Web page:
Streisand plays the title role. Yentl is a bookish girl and daughter of a respected Talmud teacher who instructs her although she is female and not male. This is forbidden in their culture. Her father dies leaving Yentl to her own devices and determinations. She disguises herself as a boy to gain entry to a yeshiva and meets Avigdor (Mandy Patinkin), who she becomes fascinated by. But he only has eyes for Hadass (Amy Irving) who he is supposed to marry.

This results in a triangle of sorts but not in the traditional sense. Hadass develops feelings for Anshel (really Streisand as Yentl in drag). After they marry (unconsummated) Anshel falls in love with Avigdor. This may sound like a comedy rather than drama and it does contain a bit of each but the romantic interludes, misunderstandings, and misinterpretations are not really the best parts of the film.

The main themes of faith and romance are center stage. Streisand may have had feminism on her mind with the film but I didn’t find this a major point except for Yentl refusing to marry a man.

She pretends to be a boy because females are repressed in the religion. A real win would have been Yentl embracing faith as she really is, but for 1983 the message isn’t a bad one.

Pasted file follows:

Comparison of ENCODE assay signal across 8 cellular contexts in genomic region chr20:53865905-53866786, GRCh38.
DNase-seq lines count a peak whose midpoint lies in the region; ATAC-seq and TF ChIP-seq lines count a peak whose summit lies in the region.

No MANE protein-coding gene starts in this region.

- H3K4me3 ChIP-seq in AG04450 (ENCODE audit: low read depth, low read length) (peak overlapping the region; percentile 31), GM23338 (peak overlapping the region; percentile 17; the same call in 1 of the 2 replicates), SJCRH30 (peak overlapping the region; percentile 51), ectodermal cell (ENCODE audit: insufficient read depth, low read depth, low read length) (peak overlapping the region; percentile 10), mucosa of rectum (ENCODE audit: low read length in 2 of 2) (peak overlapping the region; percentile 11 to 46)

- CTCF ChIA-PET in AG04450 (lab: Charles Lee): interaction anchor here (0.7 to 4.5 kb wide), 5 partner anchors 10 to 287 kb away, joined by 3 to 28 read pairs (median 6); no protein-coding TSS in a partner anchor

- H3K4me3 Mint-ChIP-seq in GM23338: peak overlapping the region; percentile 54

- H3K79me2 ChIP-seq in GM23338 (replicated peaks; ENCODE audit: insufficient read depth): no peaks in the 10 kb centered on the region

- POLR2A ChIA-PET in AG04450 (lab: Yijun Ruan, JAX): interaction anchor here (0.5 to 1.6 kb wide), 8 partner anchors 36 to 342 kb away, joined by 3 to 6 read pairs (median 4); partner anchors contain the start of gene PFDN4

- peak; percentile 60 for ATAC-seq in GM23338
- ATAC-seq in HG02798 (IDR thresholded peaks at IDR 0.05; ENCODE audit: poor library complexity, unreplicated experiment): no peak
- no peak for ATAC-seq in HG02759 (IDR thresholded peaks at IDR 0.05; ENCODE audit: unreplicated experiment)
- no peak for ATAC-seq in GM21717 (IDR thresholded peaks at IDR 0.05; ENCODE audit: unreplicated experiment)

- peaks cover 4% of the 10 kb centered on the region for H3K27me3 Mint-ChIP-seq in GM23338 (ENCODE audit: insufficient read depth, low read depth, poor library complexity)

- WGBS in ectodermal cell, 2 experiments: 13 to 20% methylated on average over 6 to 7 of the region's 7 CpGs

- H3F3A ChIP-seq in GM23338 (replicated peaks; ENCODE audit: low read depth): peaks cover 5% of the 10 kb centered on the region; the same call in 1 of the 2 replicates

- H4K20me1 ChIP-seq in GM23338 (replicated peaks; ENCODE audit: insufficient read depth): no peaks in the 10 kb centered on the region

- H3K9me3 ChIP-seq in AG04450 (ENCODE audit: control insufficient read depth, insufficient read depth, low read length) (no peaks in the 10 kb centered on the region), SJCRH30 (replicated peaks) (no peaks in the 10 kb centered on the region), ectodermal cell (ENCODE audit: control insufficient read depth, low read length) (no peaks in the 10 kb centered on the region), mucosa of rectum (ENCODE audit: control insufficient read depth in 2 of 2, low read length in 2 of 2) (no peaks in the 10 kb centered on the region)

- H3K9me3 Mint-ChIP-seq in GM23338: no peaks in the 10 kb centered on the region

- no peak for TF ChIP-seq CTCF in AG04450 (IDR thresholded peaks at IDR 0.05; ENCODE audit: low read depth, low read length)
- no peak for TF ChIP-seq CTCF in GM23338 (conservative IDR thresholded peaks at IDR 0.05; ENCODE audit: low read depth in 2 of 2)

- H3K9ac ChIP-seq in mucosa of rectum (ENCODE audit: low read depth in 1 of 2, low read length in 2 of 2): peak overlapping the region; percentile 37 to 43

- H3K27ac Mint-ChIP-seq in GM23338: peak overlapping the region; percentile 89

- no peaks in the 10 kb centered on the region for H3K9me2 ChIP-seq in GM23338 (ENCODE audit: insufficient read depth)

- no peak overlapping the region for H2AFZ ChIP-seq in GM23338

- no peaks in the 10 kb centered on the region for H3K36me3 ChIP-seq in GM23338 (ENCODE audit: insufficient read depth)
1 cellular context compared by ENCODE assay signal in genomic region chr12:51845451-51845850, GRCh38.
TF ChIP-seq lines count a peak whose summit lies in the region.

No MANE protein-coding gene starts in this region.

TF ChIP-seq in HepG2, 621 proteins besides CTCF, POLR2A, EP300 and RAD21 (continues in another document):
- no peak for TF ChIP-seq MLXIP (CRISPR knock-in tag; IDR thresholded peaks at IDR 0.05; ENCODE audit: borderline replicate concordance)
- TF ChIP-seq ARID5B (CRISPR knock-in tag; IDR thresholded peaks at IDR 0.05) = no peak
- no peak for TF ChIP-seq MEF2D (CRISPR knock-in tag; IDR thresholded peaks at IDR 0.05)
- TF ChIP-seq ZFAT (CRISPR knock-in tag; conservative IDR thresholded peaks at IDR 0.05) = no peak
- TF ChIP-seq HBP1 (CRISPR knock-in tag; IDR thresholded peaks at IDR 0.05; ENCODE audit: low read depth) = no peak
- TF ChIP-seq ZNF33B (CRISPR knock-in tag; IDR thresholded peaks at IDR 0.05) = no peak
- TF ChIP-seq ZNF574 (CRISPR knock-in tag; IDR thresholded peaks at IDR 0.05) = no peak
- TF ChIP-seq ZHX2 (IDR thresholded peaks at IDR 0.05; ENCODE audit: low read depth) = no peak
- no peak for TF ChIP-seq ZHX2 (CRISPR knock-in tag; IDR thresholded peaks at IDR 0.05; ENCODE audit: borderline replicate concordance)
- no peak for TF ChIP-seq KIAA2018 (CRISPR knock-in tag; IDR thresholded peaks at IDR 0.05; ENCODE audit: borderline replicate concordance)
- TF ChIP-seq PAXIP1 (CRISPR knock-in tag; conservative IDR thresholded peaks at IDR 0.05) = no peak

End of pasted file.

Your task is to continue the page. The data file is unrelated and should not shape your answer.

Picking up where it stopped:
Still, we are supposed to want Yentl and Avigdor to live happily ever after but I never felt very much of a connection to the couple.

The best parts of Yentl are the musical score and the songs the audience is treated to. The highlight for me is the emotionally charged “Papa, Can You Hear Me?” which is a gorgeous moment for Yentl. Yentl leaves Europe on a boat bound for the United States, where she hopes to lead a life with more freedom. With a smile on her face, she rises above and into a new day.

It’s a dynamic singing performance and rises the film above where it would have been without the number. It’s like the perfect culminating Streisand moment.

The romantic moments are unfulfilling and predictable, but the film is about Streisand and Streisand alone. As good as Patinkin and Irving are they take a backseat to the illustrious star. We never even get to see Patinkin sing.

I’m okay with this. I watched Yentl (1983) for the enormous talents of its star. Her singing, acting and directing all make the film a worthwhile and engaging experience. It’s not a great film and other Streisand films are better- I’m thinking of Funny Girl (1968) and Hello, Dolly (1969), but it’s way above average.

Oscar Nominations: Best Supporting Actress-Amy Irving, Best Art Direction, Best Original Score (won), Best Original Song-“Papa, Can You Hear Me?”, “The Way He Makes Me Feel”

Fame-1980

Fame-1980

Director-Alan Parker

Starring-Irene Cara, Paul McCrane, Maureen Teefy

Scott’s Review #1,143

Reviewed May 18, 2021

Grade: A-